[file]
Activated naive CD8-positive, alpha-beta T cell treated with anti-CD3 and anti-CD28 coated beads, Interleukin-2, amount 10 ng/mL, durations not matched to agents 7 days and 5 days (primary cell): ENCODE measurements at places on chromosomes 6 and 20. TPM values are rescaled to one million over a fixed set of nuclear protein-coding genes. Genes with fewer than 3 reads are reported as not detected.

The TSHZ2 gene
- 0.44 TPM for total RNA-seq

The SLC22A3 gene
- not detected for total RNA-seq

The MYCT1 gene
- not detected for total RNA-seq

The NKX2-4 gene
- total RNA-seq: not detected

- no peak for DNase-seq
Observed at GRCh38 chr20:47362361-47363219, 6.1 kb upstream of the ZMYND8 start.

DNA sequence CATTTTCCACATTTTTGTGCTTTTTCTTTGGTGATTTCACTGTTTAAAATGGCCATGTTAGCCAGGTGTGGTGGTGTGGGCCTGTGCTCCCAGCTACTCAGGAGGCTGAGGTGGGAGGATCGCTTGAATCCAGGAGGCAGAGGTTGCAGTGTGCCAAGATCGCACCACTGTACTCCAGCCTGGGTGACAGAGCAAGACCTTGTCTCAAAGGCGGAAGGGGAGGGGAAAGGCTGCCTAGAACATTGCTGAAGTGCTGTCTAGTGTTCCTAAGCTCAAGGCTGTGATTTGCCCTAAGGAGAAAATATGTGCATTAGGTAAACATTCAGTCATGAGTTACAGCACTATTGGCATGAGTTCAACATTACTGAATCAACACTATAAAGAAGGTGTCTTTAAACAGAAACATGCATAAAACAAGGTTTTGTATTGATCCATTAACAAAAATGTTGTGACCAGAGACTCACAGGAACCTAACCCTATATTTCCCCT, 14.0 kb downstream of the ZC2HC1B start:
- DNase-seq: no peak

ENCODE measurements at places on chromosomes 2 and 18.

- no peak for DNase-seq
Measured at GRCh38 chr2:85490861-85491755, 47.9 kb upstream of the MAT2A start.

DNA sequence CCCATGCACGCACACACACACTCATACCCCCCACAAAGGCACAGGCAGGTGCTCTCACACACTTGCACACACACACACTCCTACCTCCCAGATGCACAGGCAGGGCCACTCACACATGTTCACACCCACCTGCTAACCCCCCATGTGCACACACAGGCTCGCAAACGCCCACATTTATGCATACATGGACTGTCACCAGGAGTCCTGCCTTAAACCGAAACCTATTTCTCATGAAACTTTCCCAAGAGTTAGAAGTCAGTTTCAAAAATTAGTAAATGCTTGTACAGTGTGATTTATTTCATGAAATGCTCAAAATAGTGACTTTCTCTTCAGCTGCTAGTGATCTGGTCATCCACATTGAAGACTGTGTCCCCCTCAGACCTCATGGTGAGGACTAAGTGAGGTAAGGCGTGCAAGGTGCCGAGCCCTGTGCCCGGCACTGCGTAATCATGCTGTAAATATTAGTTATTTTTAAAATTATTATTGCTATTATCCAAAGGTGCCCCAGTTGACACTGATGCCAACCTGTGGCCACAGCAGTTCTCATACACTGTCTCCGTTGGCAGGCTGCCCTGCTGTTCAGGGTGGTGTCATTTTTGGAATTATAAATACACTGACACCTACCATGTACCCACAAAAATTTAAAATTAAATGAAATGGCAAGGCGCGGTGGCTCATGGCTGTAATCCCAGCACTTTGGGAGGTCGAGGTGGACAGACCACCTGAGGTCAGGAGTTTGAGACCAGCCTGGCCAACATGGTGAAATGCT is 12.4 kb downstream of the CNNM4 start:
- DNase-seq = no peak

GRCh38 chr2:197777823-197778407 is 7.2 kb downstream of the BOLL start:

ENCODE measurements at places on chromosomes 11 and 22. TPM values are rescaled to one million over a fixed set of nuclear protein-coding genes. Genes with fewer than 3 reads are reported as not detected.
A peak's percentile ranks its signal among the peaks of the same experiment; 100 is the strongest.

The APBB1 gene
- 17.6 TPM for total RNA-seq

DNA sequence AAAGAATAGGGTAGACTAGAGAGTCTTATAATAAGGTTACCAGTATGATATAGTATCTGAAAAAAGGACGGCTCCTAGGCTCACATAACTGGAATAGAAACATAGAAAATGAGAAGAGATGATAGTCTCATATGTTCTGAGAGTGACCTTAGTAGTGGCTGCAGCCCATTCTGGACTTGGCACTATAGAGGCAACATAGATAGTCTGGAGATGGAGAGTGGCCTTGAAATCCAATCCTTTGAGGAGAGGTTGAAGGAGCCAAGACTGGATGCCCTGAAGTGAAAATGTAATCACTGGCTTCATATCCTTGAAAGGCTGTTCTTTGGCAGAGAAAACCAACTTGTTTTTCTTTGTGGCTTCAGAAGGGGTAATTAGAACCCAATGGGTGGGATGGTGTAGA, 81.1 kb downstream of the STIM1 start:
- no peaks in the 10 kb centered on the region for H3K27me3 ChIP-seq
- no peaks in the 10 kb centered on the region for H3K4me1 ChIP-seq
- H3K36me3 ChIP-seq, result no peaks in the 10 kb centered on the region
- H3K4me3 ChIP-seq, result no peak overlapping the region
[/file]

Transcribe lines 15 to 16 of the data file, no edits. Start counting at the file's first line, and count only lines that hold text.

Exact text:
- no peak for DNase-seq
Measured at GRCh38 chr2:85490861-85491755, 47.9 kb upstream of the MAT2A start.